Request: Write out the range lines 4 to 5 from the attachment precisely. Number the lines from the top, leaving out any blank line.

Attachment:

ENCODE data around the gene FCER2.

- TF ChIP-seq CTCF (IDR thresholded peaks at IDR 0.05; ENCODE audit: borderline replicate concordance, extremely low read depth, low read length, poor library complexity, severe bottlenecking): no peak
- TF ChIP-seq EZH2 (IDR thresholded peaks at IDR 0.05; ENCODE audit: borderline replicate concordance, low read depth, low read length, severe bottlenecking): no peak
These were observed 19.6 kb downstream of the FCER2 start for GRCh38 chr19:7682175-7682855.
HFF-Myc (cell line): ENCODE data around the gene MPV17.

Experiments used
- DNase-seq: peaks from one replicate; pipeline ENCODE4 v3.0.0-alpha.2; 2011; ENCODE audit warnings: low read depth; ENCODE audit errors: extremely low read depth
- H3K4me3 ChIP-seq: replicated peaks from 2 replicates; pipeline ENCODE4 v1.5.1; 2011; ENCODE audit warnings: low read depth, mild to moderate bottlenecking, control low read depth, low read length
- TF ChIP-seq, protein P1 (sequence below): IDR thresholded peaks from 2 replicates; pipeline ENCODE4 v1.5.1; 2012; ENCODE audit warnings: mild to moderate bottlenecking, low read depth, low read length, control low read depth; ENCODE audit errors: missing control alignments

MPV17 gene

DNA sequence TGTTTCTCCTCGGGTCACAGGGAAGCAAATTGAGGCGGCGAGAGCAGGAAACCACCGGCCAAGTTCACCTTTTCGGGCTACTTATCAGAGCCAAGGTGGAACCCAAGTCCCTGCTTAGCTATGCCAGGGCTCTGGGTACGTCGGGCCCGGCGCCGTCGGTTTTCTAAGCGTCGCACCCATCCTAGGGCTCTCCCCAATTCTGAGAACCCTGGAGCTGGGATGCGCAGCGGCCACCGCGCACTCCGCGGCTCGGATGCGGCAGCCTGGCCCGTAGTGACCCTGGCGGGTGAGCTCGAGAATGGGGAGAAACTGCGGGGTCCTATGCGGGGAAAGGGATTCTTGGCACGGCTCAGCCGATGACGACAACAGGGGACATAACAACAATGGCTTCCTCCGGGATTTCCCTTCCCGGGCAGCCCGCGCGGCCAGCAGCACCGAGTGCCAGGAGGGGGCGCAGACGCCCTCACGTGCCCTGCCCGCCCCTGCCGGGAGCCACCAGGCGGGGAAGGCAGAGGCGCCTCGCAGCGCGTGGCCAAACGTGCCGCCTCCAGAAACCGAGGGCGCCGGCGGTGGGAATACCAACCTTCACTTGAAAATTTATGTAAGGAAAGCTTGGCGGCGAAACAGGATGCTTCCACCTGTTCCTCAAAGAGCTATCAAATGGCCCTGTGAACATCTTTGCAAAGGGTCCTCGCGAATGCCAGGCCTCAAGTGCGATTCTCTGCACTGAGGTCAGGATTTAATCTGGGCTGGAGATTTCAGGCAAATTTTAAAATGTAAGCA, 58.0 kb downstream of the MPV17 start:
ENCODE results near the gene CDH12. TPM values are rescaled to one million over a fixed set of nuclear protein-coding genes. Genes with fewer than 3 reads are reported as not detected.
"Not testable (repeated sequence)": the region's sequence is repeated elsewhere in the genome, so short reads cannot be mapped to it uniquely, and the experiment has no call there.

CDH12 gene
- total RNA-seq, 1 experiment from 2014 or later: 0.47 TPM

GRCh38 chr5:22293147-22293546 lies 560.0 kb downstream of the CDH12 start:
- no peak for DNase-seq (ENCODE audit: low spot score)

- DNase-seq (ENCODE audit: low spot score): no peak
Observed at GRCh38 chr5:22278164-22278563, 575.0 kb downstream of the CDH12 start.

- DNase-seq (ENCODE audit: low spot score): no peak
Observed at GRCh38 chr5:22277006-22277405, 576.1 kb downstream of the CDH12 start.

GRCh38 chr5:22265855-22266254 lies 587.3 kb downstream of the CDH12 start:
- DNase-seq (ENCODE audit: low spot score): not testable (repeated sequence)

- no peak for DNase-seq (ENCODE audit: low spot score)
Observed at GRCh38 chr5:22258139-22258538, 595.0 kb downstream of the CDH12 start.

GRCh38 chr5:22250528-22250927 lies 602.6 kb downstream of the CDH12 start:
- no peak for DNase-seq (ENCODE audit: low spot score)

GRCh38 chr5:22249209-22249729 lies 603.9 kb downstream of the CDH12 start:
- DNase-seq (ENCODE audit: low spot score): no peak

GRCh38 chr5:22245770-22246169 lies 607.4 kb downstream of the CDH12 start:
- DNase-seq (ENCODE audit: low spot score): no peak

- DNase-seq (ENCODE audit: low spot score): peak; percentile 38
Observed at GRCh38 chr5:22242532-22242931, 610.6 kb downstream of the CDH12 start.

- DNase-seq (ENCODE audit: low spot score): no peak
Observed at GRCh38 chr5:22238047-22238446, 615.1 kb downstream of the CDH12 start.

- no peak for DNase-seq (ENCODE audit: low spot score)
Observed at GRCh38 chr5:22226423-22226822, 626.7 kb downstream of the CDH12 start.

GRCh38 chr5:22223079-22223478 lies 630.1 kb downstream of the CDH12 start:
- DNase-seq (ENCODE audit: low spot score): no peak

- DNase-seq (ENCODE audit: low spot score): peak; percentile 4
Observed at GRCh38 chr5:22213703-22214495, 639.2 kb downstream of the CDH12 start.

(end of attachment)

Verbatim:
These were observed 19.6 kb downstream of the FCER2 start for GRCh38 chr19:7682175-7682855.
HFF-Myc (cell line): ENCODE data around the gene MPV17.